daylight saving time

Why do we use daylight saving time?

This year, daylight saving time will end on 30th October 2016. At 2am the time will be reverted to standard GMT, which is one hour ahead. Today the clocks are always changed by one hour however there have been several variations throughout history. It is always changed on the last Sunday of March and October, marking the official start and end of summertime.

Where did the idea come from?

William Willett introduced the idea of daylight saving time in 1907. He proposed that the clocks go forward by 20 minutes every Sunday in April and back again by 20 minutes every Sunday in September. The hours of daylight in the summer months are nearly twice as long as in the winter and a lot of this daylight time was being wasted in the morning when most people are still asleep. He wanted people to stop wasting valuable hours of light in the morning and have them in the evening instead.

Many people supporting the proposal said that daylight saving time would be beneficial as it would reduce domestic coal consumption and increase the supplies available for manufacturing and war effort during World War I. Not only this but it gives people more time in the evening to enjoy the warm weather and lighter nights.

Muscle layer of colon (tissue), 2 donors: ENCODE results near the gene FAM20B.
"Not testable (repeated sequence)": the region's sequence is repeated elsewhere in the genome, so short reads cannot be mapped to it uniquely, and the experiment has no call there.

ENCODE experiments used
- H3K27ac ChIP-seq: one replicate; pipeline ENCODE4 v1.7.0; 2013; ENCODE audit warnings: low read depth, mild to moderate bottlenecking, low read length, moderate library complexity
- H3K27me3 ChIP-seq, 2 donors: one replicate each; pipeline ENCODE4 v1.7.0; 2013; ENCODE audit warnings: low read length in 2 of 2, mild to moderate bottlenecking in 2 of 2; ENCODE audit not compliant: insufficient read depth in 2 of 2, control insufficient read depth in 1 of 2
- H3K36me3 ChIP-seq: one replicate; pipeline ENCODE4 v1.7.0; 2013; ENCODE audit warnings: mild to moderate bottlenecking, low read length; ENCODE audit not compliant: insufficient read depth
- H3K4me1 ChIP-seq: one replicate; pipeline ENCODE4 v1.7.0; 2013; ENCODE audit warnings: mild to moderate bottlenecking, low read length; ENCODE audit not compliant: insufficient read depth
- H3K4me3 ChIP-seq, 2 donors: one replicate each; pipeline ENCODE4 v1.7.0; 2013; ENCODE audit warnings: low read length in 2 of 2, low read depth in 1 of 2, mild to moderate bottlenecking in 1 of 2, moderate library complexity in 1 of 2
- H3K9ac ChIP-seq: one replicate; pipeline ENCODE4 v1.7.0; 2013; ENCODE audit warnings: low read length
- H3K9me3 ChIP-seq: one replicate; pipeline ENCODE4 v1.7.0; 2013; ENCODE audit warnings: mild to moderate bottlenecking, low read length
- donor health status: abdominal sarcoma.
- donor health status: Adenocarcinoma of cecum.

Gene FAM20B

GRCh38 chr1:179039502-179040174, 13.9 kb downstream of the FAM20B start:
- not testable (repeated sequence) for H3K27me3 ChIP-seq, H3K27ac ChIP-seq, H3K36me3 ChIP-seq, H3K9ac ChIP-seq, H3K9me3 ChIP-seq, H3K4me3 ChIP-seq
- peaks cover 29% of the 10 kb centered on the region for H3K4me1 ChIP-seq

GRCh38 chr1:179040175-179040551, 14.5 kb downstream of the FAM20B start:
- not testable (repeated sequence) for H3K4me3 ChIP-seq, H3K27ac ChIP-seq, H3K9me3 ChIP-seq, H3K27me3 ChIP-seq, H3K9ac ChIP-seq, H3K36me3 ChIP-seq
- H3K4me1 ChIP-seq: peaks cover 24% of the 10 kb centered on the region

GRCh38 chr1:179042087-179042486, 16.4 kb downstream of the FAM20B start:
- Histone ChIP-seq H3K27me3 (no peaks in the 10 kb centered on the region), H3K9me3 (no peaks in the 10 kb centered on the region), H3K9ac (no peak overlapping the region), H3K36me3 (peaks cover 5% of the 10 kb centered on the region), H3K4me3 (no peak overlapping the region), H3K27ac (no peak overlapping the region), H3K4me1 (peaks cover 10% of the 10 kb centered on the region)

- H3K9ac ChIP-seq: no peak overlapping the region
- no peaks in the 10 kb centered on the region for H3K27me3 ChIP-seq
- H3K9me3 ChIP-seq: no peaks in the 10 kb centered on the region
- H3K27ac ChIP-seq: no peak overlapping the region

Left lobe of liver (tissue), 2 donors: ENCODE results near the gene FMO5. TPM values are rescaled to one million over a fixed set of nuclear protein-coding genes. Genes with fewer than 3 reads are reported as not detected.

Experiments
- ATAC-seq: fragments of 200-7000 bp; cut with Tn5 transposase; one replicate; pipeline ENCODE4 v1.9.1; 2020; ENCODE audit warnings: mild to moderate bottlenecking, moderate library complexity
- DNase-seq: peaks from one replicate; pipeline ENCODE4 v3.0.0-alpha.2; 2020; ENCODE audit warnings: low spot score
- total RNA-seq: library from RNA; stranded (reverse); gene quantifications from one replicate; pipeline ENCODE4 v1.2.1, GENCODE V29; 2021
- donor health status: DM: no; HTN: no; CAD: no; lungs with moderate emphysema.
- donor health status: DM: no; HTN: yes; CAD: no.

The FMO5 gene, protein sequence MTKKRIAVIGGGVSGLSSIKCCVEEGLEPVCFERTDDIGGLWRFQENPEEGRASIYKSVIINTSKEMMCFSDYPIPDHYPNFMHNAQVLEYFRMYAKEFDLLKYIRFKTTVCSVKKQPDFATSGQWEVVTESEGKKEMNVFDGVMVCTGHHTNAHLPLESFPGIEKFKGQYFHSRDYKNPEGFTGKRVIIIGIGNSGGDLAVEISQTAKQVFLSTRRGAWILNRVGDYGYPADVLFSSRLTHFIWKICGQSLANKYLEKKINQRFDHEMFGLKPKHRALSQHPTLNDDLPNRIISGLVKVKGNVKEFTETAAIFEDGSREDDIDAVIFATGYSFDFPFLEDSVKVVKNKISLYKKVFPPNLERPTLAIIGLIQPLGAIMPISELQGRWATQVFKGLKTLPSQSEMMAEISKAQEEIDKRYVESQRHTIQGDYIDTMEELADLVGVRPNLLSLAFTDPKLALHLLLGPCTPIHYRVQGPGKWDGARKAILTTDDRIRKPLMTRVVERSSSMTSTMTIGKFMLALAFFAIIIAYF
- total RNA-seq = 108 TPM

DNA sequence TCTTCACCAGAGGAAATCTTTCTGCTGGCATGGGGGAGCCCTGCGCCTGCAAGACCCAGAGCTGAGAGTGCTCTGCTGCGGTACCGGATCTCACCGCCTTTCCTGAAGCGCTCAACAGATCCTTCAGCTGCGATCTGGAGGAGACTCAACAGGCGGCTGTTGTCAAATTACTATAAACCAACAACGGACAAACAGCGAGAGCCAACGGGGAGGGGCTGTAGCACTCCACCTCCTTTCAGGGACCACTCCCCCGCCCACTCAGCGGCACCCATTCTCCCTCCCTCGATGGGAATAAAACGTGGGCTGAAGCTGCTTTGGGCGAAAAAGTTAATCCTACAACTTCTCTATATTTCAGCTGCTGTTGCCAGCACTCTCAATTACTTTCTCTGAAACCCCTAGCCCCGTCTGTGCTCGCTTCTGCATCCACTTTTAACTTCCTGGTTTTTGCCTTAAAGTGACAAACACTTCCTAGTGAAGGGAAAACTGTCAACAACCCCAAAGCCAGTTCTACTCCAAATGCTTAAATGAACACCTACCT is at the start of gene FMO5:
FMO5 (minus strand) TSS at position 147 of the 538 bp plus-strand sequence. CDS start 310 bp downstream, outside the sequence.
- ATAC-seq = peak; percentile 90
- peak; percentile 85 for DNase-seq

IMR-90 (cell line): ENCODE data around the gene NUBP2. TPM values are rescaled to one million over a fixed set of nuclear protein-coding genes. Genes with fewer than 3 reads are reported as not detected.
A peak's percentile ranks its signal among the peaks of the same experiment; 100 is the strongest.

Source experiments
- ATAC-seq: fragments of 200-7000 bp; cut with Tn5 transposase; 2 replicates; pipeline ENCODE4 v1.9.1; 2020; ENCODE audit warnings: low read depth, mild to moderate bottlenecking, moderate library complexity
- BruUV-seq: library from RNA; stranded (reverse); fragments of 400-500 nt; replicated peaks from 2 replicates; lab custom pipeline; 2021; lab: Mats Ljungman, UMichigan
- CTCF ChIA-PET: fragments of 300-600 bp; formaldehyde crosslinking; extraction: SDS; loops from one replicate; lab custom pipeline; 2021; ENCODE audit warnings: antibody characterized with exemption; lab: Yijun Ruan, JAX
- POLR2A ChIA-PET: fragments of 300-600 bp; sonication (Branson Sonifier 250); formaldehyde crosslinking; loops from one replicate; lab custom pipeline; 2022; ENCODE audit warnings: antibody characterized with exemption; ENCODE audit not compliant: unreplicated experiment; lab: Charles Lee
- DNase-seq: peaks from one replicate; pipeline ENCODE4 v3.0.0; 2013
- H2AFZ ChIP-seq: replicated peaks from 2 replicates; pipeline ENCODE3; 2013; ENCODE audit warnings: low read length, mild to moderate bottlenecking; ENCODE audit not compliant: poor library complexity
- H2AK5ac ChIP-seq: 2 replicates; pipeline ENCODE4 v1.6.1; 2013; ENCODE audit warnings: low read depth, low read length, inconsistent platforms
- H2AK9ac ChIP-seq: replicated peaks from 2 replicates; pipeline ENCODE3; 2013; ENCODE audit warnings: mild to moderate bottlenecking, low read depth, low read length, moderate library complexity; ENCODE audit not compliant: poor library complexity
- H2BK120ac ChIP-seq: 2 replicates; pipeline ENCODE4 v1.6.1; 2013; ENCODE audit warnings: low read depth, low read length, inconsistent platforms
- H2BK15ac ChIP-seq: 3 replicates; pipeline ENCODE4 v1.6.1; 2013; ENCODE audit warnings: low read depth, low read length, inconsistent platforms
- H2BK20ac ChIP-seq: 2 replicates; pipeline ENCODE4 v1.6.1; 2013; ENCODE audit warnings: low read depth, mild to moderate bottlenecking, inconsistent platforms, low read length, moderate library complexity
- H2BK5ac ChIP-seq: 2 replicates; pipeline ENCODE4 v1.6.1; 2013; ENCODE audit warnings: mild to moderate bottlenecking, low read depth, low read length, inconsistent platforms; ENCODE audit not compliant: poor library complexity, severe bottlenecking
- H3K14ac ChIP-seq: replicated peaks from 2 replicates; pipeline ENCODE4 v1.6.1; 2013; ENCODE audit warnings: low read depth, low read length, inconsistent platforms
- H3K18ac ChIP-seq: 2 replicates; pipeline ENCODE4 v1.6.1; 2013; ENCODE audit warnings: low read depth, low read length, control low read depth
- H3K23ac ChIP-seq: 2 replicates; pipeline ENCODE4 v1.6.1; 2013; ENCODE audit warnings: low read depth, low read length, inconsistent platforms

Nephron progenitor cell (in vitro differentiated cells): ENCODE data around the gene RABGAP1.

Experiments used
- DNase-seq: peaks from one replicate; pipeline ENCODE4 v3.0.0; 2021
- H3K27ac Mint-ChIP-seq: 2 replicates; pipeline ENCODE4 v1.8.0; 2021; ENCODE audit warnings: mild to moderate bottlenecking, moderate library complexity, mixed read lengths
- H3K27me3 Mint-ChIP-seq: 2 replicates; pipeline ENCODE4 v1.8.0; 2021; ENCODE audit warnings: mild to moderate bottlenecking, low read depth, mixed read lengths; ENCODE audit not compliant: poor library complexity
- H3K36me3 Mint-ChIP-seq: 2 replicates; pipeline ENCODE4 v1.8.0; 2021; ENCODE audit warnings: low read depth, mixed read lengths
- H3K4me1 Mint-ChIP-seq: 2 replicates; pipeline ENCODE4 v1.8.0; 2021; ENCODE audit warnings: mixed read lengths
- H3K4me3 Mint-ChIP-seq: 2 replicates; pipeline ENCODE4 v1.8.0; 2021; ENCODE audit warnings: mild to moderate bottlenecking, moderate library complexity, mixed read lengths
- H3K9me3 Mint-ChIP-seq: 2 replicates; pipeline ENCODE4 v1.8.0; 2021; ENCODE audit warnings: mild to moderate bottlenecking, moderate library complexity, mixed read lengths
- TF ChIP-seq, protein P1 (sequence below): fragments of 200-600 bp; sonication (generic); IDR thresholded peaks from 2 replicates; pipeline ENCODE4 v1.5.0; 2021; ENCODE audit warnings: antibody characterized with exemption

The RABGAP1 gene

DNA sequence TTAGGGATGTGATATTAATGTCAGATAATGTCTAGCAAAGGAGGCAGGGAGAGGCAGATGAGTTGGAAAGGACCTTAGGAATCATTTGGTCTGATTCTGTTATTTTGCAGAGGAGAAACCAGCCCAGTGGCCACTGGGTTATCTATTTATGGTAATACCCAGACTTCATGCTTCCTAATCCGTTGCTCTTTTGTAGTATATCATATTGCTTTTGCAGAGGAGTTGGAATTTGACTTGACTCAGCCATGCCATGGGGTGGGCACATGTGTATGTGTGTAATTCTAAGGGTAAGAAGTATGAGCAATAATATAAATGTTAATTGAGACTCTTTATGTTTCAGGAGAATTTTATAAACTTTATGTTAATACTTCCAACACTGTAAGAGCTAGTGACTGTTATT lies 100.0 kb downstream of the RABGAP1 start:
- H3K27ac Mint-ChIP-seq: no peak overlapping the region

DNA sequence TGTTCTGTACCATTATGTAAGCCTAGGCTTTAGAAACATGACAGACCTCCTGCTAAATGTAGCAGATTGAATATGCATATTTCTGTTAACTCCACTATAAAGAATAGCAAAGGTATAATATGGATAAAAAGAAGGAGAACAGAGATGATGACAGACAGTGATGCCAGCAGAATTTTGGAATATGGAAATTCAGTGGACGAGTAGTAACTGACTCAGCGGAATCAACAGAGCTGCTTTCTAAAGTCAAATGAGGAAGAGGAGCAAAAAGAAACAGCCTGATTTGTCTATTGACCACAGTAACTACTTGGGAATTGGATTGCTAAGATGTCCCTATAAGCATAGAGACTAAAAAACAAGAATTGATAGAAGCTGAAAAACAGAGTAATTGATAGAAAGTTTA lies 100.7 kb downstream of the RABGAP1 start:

Willet spent the rest of his life trying to convince people it was a good idea until he sadly died of flu in 1915, aged 58. One year after his death on 30th April 1916, Germany took on Willet’s daylight saving time proposition and a month later on 21st may 1916 Britain followed suit. The government quickly passed the summertime act of 1916 and the home office would put out posters and newspaper articles to remind people of the change in time and how to alter their clocks.

There have been various trials over the decades from double summer time (GMT + 2 hours) during the Second World War to permanent British Summer Time (GMT + 1 hour) during the late 1960s but the current system of changing the clocks at the end of March and October has been in place since 1972.

Daylight Saving Time and the workplace

For many retailers daylight saving time is advantageous to their business. Extra afternoon sunlight entices more people to shop and spend money, aiding turnover.

One oft held view is that daylight saving time was originally thought to help farmers to have more light in which to work. However, for many farmers daylight saving time is actually a hindrance. Crops are best harvested after dew evaporates so when workers arrive and leave earlier during the summer it can make them less productive. Dairy farmers are also often opposed to daylight saving time. Cows are very sensitive to milking times so any change can be disruptive their systems

Is there much point in doing it anymore?

Daylight saving time is very much a topic of debate nowadays. Many support the idea as it will make the mornings lighter in the winter, which could reduce the amount of traffic accidents that take place.

However, many are more in favour to having the daylight hours towards the end of the day rather than the beginning. This is a debate that has been going for many years and will most likely stretch into the future.